I’ve been experiencing new touch. I realise I’m far from experiencing skin hunger now. I can’t even remember what it’s like to yearn for touch after doing so for years. It’s like this frequent touch has erased all loneliness.
He holds me so tight I might burst. My love is so willing and eager to touch me – day and night. Sometimes I’ve pushed him away, because I’m not in the mood – and then I feel guilty because of just how unreserved he is, and remember how much I wanted this touch.
My boy has been touching my face. He makes my ear tickle – I only know what it feels like to have skin removed from outside and in my ear. That’s clinical touch, never pleasurable touch. (Except for the surgical removal of skin – that feels amazing! I joked to him that having my ears cleaned out at the hospital feels so good that we might have to introduce a surgical ear vacuum into the bedroom.)
He feels the contrast of an oily face in the day and a dry rough and flaky face in the morning. There are a few hours in the evening when my face is at an equilibrium – relaxed enough to be paler and supple, and the cream is soaked in.He caresses my face with the same tenderness – no matter how my skin feels or looks. He says I’m most beautiful in the morning before a shower. I still don’t believe him.
If only we could see ourselves as our partners do, hey?
Abu Dhabi airport was a caring experience. I had a brief stop there on my flight home from London.
After going through security upon arrival, I was ushered silently to a seating area where I was gestured to wait. I was so worried, not sure why I placed in a holding area, and really wanted to have a shower in the two hour stop between flights. Finally a senior security officer called the doctor for me, to see if I was ok after the flight from London. I told him I didn’t need one and that I’m always red. He thanked me and smiled and let me go. While it was initially a little scary and I envisaged all sorts of tabloid border security TV show type situations happening to me.
I had a shower. The lovely cleaner attending the bathroom said she had a 12 hour shift ahead of her. She works 12 hour days in that toilet block with only one day off a month. We chatted and she told me she was from Uganda, working at the airport and thinks of her family back home every minute of the day. She asked me if I was going to dry my hair, and then ushered me to sit on her chair under the hand dryer. She then – without hesitation – dried my hair with her hands, so gently and thoroughly. What a wonderful woman. I hope she gets home to see her family soon.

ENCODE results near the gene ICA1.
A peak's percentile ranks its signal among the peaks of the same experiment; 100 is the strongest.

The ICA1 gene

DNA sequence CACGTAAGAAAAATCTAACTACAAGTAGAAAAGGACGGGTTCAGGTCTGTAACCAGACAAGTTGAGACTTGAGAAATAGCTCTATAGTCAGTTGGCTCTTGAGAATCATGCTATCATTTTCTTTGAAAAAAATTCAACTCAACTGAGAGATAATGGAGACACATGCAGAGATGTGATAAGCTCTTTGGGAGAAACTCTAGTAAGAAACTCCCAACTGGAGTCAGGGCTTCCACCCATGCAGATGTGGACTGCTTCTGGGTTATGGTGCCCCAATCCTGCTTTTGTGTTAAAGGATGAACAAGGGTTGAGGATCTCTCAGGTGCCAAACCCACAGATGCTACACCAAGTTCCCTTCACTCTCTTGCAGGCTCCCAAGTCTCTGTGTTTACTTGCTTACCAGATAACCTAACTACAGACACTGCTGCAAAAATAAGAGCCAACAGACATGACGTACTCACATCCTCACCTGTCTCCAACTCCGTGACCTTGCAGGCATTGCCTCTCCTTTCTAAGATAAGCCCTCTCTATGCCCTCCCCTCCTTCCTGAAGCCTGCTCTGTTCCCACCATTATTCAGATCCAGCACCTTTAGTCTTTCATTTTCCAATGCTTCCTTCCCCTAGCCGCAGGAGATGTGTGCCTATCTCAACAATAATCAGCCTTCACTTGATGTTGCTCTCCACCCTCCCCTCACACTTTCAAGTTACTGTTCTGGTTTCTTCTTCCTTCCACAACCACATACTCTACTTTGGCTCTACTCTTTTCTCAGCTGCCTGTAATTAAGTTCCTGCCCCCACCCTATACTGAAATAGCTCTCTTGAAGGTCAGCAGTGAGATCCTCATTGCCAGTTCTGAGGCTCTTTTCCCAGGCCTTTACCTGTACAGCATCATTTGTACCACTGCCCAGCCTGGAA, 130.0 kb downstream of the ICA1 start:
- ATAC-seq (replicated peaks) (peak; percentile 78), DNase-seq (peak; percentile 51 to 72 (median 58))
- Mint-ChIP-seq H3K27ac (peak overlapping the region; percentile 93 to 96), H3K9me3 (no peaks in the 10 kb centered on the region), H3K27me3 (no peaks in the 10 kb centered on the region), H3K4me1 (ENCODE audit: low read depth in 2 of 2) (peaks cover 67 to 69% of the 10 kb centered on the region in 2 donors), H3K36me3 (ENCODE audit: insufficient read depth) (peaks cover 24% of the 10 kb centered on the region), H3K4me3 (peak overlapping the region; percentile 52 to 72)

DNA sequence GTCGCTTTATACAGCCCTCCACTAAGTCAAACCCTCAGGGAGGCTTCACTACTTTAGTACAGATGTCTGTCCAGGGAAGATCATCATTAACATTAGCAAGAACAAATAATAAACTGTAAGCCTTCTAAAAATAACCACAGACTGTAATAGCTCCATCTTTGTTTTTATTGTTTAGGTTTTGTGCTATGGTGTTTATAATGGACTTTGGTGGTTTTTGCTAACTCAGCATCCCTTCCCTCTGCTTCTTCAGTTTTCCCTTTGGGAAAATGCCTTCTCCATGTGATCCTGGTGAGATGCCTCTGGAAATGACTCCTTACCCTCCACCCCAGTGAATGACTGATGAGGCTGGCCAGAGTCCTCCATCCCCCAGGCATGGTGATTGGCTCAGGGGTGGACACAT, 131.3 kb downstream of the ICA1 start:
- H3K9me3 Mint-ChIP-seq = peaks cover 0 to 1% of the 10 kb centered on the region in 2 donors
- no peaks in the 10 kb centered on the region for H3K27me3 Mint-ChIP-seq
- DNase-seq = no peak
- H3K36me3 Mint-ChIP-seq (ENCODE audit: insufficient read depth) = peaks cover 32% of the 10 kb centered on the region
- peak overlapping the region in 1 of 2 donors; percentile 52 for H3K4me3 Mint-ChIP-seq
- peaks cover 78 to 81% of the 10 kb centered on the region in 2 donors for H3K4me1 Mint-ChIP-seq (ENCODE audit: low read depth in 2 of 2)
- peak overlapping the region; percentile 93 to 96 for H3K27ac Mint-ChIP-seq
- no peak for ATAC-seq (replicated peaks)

It was so nice. I know that I must seem to always be banging on about how people perceive my skin/appearance, but when something like this happens – when a stranger touches me with no hesitation or questions or fear, it is amazing.
I’ve had two manicures while on holiday. One in Earls Court – just because I wanted to rest and be pampered, and one in Melbourne. While a couple of questions were asked – “is that eczema?” – the makeup artists provided the same level of service to me as they did to the other clients. That sounds like a silly, paranoid statement I know, but hesitation and a low quality haircut and interaction has been my experience at hairdressers.
I never wanted anyone else to touch my hands. While my hands and nails are beautifully shaped like my mother’s, and quite soft and not very lizardy, I never want people to be put off by loose skin or the oiliness. I don’t want someone to think that I’m contagious, and I don’t know how to tell them that I’m not if there’s a language barrier.
These two manicures were lovely – relaxing and pampering – and my nails looked great. I feel like I’ve gotten over my fear of rejection and recoiling of hand holding by nail technicians. And now I’m addicted to manicures – off to have another very soon! I might make it a regular thing. I’ve also had some consultations with hairdressers and makeup artists at a wedding fair – and they were so amazing! I said to Cheryl that I was so happy with the consultation that I felt ‘normal’. Normal you know!
Through reading others’ experiences about Ichthyosis and also writing my own, I’ve delved into some difficult times of my past. I’ve been thinking about how my oily cream has been an inconvenience to some people in my life. I’ve constantly felt guilty about getting my cream on other people when hugging them and touching them. This was probably because of how people have reacted to it – people close to me even – complaining about my cream staining their clothes and cleaning up immediately after I have touched something in their home. This really hurt. I’m not sure whether people realise the impact of this ‘inconvenience’ on them.
While I know that getting things oily is something that is just a part of me, the reaction and complaints from others is the reason I feel guilty today. It’s the reason I’m hesitant about giving hugs. I always rub my cream off Adam’s face, and brush my skin from his clothes. He tells me never to apologise about me getting my cream on him, because that’s the way it is. But I will always remember how those around me used to react and feel annoyed about my cream, so I will always apologise.
I’ve realised that while I’m not a fan of the term ‘normal’ and feel proud confident in my own skin (and every piece I leave behind), I still have to build my confidence when it comes to touch. I’m so glad Adam has taken my hand and helped me overcome my own reservations of being touched.